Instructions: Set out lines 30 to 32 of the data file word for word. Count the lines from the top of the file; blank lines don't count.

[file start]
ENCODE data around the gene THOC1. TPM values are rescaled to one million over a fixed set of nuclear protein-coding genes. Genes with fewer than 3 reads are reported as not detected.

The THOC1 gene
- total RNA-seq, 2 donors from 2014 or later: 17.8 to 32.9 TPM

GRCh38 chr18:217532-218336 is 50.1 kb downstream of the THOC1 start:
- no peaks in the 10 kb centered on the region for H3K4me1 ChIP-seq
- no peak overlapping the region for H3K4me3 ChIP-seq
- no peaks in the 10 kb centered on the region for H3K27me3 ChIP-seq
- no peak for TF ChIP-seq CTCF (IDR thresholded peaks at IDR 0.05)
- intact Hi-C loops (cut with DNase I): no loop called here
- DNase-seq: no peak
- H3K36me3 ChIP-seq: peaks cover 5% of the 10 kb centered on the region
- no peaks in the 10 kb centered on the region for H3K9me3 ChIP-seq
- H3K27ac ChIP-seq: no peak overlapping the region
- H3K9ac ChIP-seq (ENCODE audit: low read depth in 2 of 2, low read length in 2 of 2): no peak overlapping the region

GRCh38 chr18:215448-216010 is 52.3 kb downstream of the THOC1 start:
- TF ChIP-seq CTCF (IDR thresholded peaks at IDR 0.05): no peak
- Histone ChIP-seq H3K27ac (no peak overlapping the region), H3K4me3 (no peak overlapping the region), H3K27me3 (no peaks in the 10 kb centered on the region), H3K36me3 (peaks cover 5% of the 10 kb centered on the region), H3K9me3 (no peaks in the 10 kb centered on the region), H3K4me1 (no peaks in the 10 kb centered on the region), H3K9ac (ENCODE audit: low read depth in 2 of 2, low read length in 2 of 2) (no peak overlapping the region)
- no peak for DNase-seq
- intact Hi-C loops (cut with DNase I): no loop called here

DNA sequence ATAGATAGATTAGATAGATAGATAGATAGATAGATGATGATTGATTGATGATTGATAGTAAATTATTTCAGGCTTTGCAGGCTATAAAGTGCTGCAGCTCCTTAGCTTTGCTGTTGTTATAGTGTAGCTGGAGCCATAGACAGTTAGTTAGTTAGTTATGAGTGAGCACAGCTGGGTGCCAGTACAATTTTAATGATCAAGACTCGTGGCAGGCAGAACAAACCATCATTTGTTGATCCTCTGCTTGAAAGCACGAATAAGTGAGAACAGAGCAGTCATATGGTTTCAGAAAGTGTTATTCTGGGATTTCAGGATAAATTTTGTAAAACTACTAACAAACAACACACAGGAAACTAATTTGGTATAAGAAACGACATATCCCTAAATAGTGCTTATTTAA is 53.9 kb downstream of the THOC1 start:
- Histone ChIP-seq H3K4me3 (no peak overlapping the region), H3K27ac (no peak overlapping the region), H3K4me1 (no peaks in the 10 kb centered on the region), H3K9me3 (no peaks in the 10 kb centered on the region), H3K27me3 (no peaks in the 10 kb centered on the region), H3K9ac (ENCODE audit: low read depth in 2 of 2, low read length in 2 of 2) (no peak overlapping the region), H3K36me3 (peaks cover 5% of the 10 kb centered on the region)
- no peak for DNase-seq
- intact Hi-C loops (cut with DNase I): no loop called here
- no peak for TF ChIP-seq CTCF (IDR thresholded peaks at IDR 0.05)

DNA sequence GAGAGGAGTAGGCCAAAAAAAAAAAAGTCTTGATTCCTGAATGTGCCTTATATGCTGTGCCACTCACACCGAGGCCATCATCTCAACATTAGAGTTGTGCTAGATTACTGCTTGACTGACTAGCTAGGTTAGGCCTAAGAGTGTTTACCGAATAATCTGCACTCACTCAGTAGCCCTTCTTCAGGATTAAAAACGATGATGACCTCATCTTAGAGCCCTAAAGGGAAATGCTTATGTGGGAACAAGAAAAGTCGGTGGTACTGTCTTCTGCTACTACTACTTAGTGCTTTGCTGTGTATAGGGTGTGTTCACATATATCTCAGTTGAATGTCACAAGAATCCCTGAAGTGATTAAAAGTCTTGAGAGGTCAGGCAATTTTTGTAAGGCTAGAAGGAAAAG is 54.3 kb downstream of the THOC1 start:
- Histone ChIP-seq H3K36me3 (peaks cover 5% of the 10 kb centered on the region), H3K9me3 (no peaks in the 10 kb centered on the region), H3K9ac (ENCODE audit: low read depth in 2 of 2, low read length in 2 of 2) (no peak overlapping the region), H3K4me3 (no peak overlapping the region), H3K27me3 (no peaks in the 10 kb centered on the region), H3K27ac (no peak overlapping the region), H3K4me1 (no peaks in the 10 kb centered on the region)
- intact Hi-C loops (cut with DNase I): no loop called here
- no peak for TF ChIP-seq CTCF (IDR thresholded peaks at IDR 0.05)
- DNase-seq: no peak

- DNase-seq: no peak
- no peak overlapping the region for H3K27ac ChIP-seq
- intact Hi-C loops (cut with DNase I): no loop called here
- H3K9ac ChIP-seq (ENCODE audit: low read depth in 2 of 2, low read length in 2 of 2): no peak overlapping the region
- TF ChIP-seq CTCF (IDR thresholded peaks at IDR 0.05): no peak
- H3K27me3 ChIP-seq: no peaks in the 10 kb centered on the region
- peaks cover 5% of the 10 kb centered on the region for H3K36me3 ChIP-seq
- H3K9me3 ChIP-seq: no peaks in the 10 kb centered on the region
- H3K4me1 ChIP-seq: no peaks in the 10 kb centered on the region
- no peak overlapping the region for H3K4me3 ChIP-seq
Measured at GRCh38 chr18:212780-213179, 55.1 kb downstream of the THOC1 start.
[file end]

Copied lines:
- DNase-seq: no peak
- no peak overlapping the region for H3K27ac ChIP-seq
- intact Hi-C loops (cut with DNase I): no loop called here